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Psychological services for internationally adopted children
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Q: What are the differences in evaluations done by school psychologists, clinical psychologists, and neuropsychologists?
A: Basically your choices are between the three branches of contemporary psychological services: school, clinical, and neuro psychology. Your choice of the specialist depends on the nature of the problems and your goals. Let me briefly describe the specificity of each specialty and point to the advantages of using each one in certain circumstances. (It is assumed that all three types of psychological services are provided by a doctoral level [having either Ph.D. or Psy. D. titles after their names] licensed psychologist specializing in working with children.)
Clinical psychologists assess and treat children with a wide variety of psychological problems, but particular with emotional/behavioral issues. They may be found working in hospitals, community health centers, or private practice. Although most clinical psychologists are generalists, who work with a wide variety of populations and problems, some may specialize in a specific population and specific disorders (e.g. attachment or post-traumatic stress disorder). They are trained in universities or professional schools of psychology and may not be very familiar with school settings. Clinical psychologists provide both assessment and treatment (psychotherapy).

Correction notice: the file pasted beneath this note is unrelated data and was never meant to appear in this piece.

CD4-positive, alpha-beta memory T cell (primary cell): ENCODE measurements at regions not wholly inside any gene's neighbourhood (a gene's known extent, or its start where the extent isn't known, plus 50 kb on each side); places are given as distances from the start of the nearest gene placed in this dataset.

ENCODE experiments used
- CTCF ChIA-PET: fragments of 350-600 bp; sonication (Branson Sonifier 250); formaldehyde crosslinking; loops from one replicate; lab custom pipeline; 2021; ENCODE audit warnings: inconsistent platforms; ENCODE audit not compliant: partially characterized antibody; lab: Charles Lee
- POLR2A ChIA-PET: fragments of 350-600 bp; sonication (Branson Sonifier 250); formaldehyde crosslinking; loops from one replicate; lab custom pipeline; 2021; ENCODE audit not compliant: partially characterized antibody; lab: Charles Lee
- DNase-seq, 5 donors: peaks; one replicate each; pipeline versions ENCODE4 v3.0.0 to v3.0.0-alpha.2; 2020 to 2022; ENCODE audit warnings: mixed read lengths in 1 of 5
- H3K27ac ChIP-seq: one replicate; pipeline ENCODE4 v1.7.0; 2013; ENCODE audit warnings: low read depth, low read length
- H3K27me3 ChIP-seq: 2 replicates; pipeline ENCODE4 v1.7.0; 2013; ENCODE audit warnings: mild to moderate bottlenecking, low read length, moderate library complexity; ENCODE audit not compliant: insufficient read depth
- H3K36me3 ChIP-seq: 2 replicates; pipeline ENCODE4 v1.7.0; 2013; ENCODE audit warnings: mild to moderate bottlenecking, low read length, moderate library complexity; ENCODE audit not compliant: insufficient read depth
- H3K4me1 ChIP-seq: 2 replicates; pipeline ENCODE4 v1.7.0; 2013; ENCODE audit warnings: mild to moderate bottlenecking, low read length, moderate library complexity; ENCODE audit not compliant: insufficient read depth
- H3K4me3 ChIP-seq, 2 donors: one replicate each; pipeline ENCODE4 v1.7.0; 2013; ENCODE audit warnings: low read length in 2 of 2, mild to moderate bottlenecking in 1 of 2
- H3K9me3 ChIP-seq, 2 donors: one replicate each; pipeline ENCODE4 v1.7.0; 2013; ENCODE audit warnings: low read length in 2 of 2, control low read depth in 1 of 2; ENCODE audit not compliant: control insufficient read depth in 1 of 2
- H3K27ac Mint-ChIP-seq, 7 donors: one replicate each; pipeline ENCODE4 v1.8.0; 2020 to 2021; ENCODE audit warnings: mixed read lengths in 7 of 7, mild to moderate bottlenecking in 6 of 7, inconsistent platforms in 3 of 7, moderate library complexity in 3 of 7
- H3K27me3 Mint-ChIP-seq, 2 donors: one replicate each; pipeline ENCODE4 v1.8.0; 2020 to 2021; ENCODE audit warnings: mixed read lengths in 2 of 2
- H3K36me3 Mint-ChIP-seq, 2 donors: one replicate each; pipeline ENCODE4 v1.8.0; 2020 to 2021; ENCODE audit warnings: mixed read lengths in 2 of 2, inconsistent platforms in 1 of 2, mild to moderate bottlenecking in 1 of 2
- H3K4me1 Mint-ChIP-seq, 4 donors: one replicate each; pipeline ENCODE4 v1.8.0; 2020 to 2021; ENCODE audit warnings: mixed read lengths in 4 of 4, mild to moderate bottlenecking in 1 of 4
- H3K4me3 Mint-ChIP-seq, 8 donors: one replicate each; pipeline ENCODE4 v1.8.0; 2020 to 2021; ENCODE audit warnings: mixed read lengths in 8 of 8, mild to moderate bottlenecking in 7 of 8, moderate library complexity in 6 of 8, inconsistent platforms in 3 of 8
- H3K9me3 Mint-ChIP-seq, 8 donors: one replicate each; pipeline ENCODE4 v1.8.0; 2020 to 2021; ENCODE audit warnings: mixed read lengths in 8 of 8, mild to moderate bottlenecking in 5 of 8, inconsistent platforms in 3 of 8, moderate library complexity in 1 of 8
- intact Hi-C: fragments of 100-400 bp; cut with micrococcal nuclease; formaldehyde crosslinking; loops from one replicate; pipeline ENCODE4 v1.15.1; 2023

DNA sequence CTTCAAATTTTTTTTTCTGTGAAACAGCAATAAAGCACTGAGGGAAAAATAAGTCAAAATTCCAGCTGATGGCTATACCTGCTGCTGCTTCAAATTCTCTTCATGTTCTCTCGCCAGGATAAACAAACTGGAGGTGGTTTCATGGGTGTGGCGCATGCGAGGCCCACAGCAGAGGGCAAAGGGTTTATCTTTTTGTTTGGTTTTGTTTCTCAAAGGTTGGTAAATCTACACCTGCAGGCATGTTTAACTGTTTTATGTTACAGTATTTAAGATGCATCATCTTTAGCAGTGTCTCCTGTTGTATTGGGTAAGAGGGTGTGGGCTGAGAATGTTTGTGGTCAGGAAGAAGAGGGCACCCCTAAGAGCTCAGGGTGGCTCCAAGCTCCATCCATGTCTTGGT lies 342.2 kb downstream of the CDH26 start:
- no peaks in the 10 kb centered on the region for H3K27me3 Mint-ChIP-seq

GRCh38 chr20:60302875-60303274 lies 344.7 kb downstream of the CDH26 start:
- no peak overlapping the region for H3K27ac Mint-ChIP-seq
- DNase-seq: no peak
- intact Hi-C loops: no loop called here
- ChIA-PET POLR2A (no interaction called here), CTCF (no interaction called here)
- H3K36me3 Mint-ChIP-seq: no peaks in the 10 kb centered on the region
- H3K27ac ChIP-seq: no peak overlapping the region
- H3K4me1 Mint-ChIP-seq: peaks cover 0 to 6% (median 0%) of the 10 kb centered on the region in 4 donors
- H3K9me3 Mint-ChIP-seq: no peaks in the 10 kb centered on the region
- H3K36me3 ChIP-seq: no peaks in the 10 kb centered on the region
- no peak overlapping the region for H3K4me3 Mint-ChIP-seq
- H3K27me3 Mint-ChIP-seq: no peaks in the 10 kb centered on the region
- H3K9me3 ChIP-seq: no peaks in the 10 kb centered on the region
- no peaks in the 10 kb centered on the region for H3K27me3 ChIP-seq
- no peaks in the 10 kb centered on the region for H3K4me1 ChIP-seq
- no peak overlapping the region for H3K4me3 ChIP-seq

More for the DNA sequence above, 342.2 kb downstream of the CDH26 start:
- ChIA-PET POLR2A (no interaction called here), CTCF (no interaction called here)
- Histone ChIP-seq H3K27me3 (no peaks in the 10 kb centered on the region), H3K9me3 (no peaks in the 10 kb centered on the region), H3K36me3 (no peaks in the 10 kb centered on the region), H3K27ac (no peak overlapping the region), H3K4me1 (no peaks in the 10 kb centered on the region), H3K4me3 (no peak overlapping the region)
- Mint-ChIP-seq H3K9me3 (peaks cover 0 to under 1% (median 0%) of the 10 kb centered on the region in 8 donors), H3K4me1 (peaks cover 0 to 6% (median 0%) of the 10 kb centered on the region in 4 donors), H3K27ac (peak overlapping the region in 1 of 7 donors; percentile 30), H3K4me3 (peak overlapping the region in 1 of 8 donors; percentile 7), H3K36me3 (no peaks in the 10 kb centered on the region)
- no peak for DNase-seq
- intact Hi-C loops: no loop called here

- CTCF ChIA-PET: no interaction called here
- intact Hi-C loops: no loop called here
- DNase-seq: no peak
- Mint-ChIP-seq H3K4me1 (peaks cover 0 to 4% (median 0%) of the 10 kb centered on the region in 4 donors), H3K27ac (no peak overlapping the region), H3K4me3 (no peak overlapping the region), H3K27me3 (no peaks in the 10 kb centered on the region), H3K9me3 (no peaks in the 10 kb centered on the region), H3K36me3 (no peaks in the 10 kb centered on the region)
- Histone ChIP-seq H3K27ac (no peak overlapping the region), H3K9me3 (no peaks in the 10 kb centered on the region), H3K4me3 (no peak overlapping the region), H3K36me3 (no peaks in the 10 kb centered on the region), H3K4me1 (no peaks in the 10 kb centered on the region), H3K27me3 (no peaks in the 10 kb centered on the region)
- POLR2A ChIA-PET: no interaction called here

School psychologists are involved in enhancing the development of children in educational settings. They assess children's psychoeducational abilities and recommend actions to facilitate student learning and overall school functioning. They are typically trained in the Schools of Education at universities and work in school systems, community-based agencies, or private practice. A few may specialize in a particular school-related problem such as learning disabilities or ADHD. While specializing in educational issues, they may not be well trained in medical-based disabilities and disorders. School psychologists usually administer both norm-based psychological tests and criterion-referenced educational (achievement) tests.
Neuropsychologists represent a specialized discipline within the field of psychology that mostly focuses on cognition (the ability to think, remember, learn, etc.) in relation to the effects of brain damage and organic brain disease. A neuropsychologist can administer standardized psychological and neuropsychological tests to patients in private office and hospital settings, may offer various forms of cognitive rehabilitation, and usually furnishes clinical opinions regarding the presence, scope, and treatment of cognitive disorders and behavioral disturbances as well as certain mental illness. The neuropsychologist uses knowledge of brain development, brain organization, and the effects of various forms of brain injury on development to guide this assessment and to interpret the results Please note that damage to brain functioning could be due not only to organic (physical) injury (a severe blow to the head, stroke, chemical and toxic exposures, organic brain disease, substance abuse, etc.) and also to non-organic means such as severe deprivation, abuse, neglect, mental disorders, and severe psychological trauma as found in many internationally adopted post-institutionalized children.